Randomized controlled trials (RCTs) in the social sciences are typically not double-blind, so participants know they are “treated” and will adjust their behavior accordingly. Such effort responses complicate the assessment of impact.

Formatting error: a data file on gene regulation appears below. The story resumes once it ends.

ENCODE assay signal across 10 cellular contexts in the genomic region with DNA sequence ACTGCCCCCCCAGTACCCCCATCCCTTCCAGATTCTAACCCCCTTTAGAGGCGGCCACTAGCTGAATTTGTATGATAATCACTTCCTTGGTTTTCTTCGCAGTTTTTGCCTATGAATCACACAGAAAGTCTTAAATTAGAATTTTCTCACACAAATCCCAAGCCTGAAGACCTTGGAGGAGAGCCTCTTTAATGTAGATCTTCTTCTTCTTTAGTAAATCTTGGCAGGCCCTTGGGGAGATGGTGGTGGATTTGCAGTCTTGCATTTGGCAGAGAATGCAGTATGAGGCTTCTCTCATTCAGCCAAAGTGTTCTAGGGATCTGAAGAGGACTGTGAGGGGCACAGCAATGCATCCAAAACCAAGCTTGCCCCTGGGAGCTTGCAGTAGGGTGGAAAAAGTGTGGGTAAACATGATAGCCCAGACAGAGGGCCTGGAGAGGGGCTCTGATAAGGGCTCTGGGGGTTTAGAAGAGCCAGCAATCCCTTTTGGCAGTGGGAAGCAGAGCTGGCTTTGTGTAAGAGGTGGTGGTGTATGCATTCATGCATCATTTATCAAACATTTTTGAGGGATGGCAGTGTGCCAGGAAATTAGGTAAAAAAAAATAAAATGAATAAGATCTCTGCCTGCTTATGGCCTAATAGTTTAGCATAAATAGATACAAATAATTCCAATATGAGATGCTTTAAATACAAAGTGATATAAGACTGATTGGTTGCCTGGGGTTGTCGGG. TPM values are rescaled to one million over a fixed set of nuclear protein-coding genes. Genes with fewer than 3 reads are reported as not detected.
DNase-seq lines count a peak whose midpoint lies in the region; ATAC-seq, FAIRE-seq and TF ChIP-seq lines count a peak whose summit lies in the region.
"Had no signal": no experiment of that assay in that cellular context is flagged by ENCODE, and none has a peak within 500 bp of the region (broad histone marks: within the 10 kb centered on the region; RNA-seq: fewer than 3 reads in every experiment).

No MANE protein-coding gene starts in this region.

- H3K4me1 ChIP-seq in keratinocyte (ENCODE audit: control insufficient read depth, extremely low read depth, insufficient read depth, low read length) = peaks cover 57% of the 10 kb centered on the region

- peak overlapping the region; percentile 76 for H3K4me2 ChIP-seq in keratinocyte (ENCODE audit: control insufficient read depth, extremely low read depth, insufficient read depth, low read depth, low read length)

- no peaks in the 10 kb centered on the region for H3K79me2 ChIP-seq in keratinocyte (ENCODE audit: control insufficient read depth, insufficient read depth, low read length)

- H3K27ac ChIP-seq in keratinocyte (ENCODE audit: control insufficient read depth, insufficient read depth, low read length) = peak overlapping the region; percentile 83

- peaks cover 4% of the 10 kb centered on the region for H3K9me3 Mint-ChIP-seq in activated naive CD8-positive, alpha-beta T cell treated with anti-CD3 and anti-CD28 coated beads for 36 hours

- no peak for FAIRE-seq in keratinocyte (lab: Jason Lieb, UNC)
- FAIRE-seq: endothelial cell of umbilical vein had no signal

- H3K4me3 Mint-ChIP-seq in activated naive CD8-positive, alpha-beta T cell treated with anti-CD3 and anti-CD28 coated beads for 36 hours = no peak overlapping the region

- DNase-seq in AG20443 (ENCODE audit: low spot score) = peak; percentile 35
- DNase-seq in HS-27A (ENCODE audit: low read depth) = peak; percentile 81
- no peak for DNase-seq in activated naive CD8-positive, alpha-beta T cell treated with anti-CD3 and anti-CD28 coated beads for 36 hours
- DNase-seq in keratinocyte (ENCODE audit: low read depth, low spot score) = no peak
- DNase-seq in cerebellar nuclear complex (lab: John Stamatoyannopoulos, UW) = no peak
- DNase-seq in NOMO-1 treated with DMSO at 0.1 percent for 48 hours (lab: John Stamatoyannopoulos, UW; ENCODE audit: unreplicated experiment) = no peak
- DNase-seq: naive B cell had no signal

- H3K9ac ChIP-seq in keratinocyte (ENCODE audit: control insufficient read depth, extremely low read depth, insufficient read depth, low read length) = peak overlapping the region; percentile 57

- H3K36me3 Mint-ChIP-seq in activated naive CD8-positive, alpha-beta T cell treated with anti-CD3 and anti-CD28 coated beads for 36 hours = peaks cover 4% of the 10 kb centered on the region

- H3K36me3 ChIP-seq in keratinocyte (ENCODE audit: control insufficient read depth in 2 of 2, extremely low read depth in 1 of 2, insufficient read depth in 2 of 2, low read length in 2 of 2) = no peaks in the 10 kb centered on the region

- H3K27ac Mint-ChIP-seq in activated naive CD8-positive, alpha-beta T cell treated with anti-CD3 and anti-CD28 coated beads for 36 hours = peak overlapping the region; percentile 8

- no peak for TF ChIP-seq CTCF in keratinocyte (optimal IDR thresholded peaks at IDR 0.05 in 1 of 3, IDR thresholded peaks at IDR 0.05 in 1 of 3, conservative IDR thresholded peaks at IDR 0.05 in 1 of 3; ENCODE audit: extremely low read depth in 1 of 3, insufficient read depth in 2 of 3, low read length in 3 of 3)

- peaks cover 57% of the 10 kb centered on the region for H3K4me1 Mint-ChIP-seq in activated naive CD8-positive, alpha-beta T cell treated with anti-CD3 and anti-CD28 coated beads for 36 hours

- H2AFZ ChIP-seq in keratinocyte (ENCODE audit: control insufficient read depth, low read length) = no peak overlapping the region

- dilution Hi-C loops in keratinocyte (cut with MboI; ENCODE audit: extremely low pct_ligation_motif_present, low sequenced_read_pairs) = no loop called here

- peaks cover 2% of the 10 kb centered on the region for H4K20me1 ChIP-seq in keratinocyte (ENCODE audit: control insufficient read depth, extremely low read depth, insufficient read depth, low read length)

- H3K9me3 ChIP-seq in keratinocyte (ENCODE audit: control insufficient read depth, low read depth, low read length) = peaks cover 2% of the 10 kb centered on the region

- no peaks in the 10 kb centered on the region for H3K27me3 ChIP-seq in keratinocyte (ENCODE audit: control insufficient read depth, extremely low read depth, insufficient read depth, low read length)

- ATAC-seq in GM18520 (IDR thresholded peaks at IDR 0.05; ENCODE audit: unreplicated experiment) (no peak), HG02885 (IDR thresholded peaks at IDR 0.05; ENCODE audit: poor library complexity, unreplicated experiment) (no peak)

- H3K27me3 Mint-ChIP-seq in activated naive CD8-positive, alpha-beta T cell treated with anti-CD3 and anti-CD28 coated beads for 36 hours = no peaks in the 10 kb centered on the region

To gauge the potential magnitude of effort responses we implement a conventional RCT and double-blind trial in rural Tanzania, and randomly allocate modern and traditional cowpea seed varieties to a sample of farmers. Effort responses can be quantitatively important—for our case they explain the entire “treatment effect on the treated” as measured in a conventional economic RCT. Specifically, harvests are the same for people who know they received the modern seeds and for people who did not know what type of seeds they got; however, people who knew they had received the traditional seeds did much worse. Importantly, we also find that most of the behavioral response is unobserved by the analyst, or at least not readily captured using coarse, standard controls.
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